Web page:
The cigarette from its growth in popularity in the 1880s has served as both a detriment to and an accessory of life .
British troops in the trenches of WWI were provided with duty free tobacco by the government, while family members would squirrel away tobacco sending it in care packages to their soldier kin .
During WWII a time in which women were utilised in war efforts and as labour in the work force, cigarettes, until then predominantly smoked by men, granted women a kind of inclusion in the workplace and at social functions. Cigarettes at this time were seen to symbolise an optimistic sense of liberation and Americanisation globally .
During the 1950s Tobacco companies leveraged the female market creating overt advertising campaigns that linked cigarette smoking with ideals of glamour, sophistication and sex appeal. This type of explicit advertising was backed up by a more insidious variety proliferated through Hollywood films and celebrity culture .
As the adverse health effects of cigarette smoking became widely known advertising by tobacco companies was restricted. By the 1990s many countries including Australia enforced complete bans on cigarette advertising, a move that led the tobacco industry to develop more covert promotional techniques .
The cigarette for so long was positioned as the ultimate fashion accessory however after the banning of explicit cigarette advertising Tobacco companies made an accessory of the fashion industry itself.
We need look no further than our own Australian fashion industry for examples of manipulative alignment between tobacco companies and the fashion industry. Australian designer Peter Morrissey sent smoking models down the runway to showcase his range at Fashion Week 2000. In an interesting twist, Sarah O’Hare (future daughter-in-law to Rupert Murdoch) was implicated as one of the smoking models. Rupert Murdoch, the reporter claimed, was a member of the board of Phillip Morris at that time. Another contemporaneous example of tobacco company tactics involved a Wayne Cooper fashion show at a re-launch party for Dunhill cigarettes held at iconic Sydney hairdresser Joe Gibara’s salon. Upon questioning Gibara claimed the event was booked by an event organisation company under ambiguous pretences .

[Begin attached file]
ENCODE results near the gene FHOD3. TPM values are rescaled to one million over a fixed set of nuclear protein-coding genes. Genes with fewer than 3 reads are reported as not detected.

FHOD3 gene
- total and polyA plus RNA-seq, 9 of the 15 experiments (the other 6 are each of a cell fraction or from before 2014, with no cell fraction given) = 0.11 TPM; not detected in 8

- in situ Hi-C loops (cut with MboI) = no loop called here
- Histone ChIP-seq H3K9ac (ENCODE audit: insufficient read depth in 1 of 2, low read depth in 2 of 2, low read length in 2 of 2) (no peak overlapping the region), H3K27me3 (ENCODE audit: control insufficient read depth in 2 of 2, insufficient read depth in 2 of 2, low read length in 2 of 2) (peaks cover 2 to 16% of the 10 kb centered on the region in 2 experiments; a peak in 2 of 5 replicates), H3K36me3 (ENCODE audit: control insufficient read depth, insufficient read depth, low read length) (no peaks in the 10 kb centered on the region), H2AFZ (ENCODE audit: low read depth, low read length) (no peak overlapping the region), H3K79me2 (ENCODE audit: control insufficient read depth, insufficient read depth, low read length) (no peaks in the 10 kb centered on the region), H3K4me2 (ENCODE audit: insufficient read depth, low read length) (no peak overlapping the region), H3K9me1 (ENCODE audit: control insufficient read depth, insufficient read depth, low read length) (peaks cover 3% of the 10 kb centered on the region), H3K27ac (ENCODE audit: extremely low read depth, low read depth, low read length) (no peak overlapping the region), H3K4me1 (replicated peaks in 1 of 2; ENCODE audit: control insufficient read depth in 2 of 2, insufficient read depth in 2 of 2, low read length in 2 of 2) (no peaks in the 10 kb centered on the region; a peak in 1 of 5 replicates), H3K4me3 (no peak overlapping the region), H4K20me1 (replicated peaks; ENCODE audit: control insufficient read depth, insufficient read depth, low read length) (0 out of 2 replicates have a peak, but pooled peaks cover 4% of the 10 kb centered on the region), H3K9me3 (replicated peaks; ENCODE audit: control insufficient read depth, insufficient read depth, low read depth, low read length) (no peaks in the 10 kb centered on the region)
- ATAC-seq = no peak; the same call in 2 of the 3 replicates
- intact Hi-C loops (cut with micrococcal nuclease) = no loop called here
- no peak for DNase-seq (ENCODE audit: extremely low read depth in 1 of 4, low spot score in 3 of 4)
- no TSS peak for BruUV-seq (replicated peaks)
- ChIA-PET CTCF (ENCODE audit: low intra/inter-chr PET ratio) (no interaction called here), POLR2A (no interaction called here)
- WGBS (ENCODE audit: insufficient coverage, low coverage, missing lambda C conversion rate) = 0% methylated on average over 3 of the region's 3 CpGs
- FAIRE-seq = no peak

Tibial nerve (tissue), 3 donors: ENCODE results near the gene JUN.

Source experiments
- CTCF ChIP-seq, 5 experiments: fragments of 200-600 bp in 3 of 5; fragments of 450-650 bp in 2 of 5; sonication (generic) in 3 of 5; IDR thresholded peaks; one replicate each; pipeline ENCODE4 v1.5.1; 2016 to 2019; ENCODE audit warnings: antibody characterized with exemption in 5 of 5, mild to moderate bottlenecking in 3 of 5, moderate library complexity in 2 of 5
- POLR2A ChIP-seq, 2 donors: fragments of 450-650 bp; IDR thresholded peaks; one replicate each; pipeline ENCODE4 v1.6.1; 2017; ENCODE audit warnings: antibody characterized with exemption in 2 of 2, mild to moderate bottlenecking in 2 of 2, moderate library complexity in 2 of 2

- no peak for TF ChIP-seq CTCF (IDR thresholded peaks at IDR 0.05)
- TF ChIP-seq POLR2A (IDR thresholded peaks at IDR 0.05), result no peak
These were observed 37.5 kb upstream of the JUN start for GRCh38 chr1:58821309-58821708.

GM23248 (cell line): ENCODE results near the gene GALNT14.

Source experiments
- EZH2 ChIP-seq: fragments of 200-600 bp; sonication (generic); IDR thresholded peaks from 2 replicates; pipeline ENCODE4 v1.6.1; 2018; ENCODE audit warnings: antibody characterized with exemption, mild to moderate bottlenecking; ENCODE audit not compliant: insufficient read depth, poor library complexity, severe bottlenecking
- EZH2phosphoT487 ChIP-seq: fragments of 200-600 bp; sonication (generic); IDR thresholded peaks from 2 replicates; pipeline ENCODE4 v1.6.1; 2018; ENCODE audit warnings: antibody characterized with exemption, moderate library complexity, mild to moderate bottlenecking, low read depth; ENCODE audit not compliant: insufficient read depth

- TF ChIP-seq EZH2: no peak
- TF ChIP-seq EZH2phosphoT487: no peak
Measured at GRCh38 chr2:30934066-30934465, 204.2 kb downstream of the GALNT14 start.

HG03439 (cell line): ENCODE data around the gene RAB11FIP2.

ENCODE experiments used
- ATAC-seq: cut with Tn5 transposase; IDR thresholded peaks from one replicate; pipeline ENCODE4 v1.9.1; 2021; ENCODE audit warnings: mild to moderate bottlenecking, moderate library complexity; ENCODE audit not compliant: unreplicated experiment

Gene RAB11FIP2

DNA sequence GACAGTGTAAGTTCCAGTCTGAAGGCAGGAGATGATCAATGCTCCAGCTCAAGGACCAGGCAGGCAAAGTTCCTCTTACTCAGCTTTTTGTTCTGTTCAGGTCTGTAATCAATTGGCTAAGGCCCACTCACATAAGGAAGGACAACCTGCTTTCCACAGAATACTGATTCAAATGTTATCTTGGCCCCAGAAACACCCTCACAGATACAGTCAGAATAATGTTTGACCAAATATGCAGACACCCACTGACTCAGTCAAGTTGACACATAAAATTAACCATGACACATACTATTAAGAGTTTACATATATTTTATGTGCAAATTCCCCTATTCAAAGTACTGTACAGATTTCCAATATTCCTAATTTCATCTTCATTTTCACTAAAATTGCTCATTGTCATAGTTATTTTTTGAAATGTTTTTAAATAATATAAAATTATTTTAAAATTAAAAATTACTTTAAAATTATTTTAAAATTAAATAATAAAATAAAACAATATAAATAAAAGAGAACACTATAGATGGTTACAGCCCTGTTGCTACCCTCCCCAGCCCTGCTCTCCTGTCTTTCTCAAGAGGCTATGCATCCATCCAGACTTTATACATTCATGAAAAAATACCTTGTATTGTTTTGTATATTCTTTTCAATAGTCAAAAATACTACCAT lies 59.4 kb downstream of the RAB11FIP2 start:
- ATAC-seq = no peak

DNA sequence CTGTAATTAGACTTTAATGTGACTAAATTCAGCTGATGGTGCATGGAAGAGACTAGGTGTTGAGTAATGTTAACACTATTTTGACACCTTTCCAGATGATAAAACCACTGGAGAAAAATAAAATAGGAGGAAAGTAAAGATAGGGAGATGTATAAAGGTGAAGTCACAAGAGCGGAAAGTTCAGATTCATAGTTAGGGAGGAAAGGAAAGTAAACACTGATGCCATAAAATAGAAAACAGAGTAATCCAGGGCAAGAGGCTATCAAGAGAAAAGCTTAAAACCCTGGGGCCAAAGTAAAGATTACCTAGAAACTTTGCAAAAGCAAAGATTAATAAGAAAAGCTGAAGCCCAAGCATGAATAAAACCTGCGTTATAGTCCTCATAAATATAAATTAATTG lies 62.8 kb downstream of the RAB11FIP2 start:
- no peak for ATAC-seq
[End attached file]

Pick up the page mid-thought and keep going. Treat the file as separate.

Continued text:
These examples are of course morally suspect however I would like to examine further the enduring symbolism of the cigarette and why it still appears as an iconic element in recent photographic work by designer and photographer Hedi Slimane. Taking as his subject 90s grunge icon Courtney Love, Slimane creates images that simultaneously play on themes of beauty and decay. Love, an aging icon, is posed with the equally iconic symbol of death and ephemerality the cigarette.
Elizabeth Wilson cites the abject as a potential component in the allusion of glamour. Since the Romantic era ideas of beauty have been linked to death and doom . I posit this is a factor in Slimane’s work but go further to say the cigarette offers a kind of memento mori, a reminder that we will all die and that earthly pleasure is transient . The cigarette is a heartbreaking reminder of the ultimate worthlessness and unobtainability of glamour. Both are cruel and thankless masters to whom we remain martyred and enslaved.
 Elliot, Rosemary. 2006. ‘Everybody did It’—Or Did They?: The Use Of Oral History In Researching Women’s Experiences Of Smoking In Britain, 1930–1970. Women’s History Review 15, (2): 297-322
 Lawson, V. 2003. Glamour Puff: Australia Has A Total Ban On Tobacco Advertising and Promotion…But Tobacco Marketing Goes On. This article is reprinted with the kind permission of The Sydney Morning Herald, 5 October 2002. (cover essay). Tobacco control 12, (1): 3
 Wilson, Elizabeth. 2007. A Note on Glamour. Fashion Theory: The Journal of Dress, Body & Culture 11, (1): 95-107
 Tate. Glossary of Art Terms. Accessed: 22 September 2015. URL: http://www.tate.org.uk/learn/online-resources/glossary/m/memento-mori